Even in the eastern part of Hong Kong non-domestic refuse only accounts for about 10 per cent of the rubbish

Government official Amy Yuen

The group collected 15,000 tonnes of marine refuse – 70 per cent floating waste and the rest found along Hong Kong’s 1,100 kilometres of coastline. Excluding natural debris, more than 70 per cent was non-biodegradable plastic and foam.

The report says that more than 80 per cent of marine refuse comes from land-based sources, mainly recreational activities along shorelines.

Asked if a growing number of visitors – many from the mainland – using local beaches was a reason for an increase in shoreline rubbish, Yuen said: “If there are more people, more activities, and that’s a fact for Hong Kong, there will likely be [more] rubbish.”

The Green Council and Hong Kong Cleanup, two of the government’s partner groups in shoreline cleaning efforts, both think the increasing number of tourists frequenting beaches could be leading to more marine refuse.

“We did notice more rubbish with simplified Chinese character labels, but we don’t know if it was brought by tourists or drifted downstream [from the mainland],” Yuen said.

The government said public education remained the best option to reduce waste generation since the city’s 1,100km-long shoreline could not be patrolled all the time. More water fountains are planned for beaches to deter people from buying bottled water, but this is not always possible because not all beaches have a fresh water supply.

Source URL (modified on Apr 17th 2015, 4:10pm):

Clean marine fuel a step forward

Activists tend to remember landmark victories in the fight against air pollution. But most people would be surprised to hear that it is 25 years since the government took a policy decision which, according to researchers, made a difference to air quality overnight. That was to impose a cap on the sulphur content of industrial fuel used in factories. The year was 1990. Ever since, sadly, other pollution sources have undermined air quality. But a similar landmark victory may not be far off, according to a think tank that specialises in environmental issues. Simon Ng Ka-wing, chief research officer at Civic Exchange, says this is likely when it becomes mandatory for ocean-going vessels to use low-sulphur marine diesel fuel when berthing in Hong Kong, under a proposed law that activists hope will take effect as early as July. Although ship emissions account for only 18 per cent (CTA: actually 50% SO2 in 2012 !) of sulphur dioxide in the city’s air, they penetrate residential areas easily.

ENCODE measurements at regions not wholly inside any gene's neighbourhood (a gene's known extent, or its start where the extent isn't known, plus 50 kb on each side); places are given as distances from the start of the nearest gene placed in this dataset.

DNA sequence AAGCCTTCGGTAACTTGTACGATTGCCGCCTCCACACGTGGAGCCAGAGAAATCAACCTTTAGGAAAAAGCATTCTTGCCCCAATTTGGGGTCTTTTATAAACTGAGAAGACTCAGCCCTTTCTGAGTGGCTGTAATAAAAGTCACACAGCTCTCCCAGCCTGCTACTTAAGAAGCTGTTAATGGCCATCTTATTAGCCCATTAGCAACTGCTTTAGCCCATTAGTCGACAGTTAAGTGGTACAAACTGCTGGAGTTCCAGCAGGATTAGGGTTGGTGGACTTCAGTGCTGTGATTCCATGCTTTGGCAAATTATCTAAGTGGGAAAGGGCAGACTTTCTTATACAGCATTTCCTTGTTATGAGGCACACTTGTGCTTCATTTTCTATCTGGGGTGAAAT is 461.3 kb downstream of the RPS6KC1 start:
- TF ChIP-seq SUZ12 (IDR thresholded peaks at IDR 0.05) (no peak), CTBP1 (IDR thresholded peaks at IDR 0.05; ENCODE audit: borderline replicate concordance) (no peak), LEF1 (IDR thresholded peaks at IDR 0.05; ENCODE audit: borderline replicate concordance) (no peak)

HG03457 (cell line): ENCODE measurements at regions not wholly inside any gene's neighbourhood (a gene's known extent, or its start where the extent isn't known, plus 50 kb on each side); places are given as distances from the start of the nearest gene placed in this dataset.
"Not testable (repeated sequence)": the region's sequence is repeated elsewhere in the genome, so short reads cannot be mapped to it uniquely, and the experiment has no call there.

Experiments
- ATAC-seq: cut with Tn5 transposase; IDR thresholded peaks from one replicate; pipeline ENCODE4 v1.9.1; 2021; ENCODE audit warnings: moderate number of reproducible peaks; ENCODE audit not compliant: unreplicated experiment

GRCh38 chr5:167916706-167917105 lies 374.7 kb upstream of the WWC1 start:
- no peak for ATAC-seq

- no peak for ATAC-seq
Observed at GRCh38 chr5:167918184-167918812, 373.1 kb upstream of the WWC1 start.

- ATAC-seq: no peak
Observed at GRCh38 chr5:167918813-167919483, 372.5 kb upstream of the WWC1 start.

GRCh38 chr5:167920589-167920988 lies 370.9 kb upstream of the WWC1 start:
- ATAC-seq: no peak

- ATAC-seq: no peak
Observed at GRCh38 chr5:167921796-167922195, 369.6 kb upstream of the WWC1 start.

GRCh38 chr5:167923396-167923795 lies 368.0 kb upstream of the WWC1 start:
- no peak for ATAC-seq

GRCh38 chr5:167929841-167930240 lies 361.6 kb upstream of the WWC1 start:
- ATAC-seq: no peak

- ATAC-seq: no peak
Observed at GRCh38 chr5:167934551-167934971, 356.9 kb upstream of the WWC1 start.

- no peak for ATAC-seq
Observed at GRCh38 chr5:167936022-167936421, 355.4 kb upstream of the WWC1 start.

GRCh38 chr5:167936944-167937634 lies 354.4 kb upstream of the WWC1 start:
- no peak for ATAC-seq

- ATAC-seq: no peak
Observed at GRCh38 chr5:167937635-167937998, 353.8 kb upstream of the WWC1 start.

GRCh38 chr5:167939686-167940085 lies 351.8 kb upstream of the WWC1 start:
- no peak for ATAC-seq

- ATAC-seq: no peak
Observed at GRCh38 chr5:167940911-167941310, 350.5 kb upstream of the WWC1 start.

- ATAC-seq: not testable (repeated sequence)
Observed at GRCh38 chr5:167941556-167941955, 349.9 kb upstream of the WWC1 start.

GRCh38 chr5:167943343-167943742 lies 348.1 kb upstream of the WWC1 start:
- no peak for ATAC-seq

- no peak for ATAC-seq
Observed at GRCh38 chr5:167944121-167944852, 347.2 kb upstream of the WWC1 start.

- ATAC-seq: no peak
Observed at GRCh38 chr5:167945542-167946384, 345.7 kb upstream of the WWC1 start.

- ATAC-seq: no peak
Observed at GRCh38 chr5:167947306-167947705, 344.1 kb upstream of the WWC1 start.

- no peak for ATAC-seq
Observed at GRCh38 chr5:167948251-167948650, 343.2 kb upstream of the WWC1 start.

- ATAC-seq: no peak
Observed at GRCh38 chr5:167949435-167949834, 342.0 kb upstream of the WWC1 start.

As with the factories in 1990, Ng expects the policy to have a dramatic effect because sulphur emissions will be cut by almost 80 per cent immediately. This is the kind of boost to its environmental credentials the city needs, given the importance of good air quality in attracting the talented people and tourists so important to its economy. The latest data shows that measures such as phasing out dirty diesel vehicles and buses that fail even outdated European emission standards are having a welcome impact. But average concentrations of pollutants remain too high, especially for ozone.

The ultimate goal of tackling marine diesel emissions in Hong Kong is a recognised clean-fuel emissions control area (ECA) for the Pearl River Delta, like those in North America, the Baltic Sea and the North Sea. That would depend on participation of Guangdong ports and support from Beijing in the International Maritime Organisation. Meanwhile, if a mandatory cap were to have the predicted dramatic effect, it should prompt the government to redouble efforts to upgrade local bus and truck fleets to combat roadside air pollution.

Source URL (modified on Mar 26th 2015, 10:06am):


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Hong Kong to mandate OGVs to use compliant fuels while berthing

Hong Kong Government is to bring into effect a new regulation mandating the use of clean fuels by ocean-going vessels (OGVs) while at berth, in order to reduce emissions.

The Air Pollution Control (Ocean Going Vessels) (Fuel at Berth) Regulation will be gazetted this week, the government said.

With this regulation, OGVs will be required to use low-sulphur marine fuel with sulphur content of less than 0.5%, liquefied natural gas, and any other fuels approved by the Director of Environmental Protection.

An Environmental Protection Department spokesman said: “The regulation prohibits OGVs from using any fuel other than compliant fuel while at berth in Hong Kong, except during the first hour after arrival and the last hour before departure.

“If an OGV uses technology that can achieve the same or less emission of sulphur dioxide (SO2) when compared with using low-sulphur marine fuel, the OGV may be exempted from switching to compliant fuel.”

“If an OGV uses technology that can achieve the same or less emission of SO2 [as] low-sulphur marine fuel, the OGV may be exempted.”

The majority of OGVs operate on heavy fuel oil with an average sulphur content of 2.6%, and the estimated SO2 emissions of an OGV at berth is about 40% of the total during its stay in Hong Kong.

This new development is expected to minimise the total emissions of SO2 and respirable suspended particulates by 12% and 6% respectively.